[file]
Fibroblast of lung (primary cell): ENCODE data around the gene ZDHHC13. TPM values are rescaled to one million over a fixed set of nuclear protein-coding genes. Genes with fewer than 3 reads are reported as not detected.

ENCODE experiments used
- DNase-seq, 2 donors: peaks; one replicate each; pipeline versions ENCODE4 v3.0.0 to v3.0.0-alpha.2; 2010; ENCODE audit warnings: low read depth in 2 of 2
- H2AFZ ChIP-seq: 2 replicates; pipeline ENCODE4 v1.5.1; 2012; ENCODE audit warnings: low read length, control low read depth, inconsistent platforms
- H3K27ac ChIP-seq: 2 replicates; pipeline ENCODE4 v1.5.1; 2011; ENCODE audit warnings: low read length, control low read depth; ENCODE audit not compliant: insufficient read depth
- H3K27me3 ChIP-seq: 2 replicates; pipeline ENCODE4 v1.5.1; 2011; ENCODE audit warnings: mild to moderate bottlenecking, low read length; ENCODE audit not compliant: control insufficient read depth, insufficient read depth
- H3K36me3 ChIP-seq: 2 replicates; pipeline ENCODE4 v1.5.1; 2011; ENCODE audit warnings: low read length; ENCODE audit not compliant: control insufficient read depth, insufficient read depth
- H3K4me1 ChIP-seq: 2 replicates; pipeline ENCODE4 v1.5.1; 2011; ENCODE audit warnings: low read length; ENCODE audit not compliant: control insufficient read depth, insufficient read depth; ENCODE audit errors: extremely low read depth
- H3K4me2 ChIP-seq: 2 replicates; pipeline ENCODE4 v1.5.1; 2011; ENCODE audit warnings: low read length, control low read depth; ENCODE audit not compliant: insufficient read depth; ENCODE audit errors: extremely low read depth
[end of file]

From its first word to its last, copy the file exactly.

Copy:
Fibroblast of lung (primary cell): ENCODE data around the gene ZDHHC13. TPM values are rescaled to one million over a fixed set of nuclear protein-coding genes. Genes with fewer than 3 reads are reported as not detected.

ENCODE experiments used
- DNase-seq, 2 donors: peaks; one replicate each; pipeline versions ENCODE4 v3.0.0 to v3.0.0-alpha.2; 2010; ENCODE audit warnings: low read depth in 2 of 2
- H2AFZ ChIP-seq: 2 replicates; pipeline ENCODE4 v1.5.1; 2012; ENCODE audit warnings: low read length, control low read depth, inconsistent platforms
- H3K27ac ChIP-seq: 2 replicates; pipeline ENCODE4 v1.5.1; 2011; ENCODE audit warnings: low read length, control low read depth; ENCODE audit not compliant: insufficient read depth
- H3K27me3 ChIP-seq: 2 replicates; pipeline ENCODE4 v1.5.1; 2011; ENCODE audit warnings: mild to moderate bottlenecking, low read length; ENCODE audit not compliant: control insufficient read depth, insufficient read depth
- H3K36me3 ChIP-seq: 2 replicates; pipeline ENCODE4 v1.5.1; 2011; ENCODE audit warnings: low read length; ENCODE audit not compliant: control insufficient read depth, insufficient read depth
- H3K4me1 ChIP-seq: 2 replicates; pipeline ENCODE4 v1.5.1; 2011; ENCODE audit warnings: low read length; ENCODE audit not compliant: control insufficient read depth, insufficient read depth; ENCODE audit errors: extremely low read depth
- H3K4me2 ChIP-seq: 2 replicates; pipeline ENCODE4 v1.5.1; 2011; ENCODE audit warnings: low read length, control low read depth; ENCODE audit not compliant: insufficient read depth; ENCODE audit errors: extremely low read depth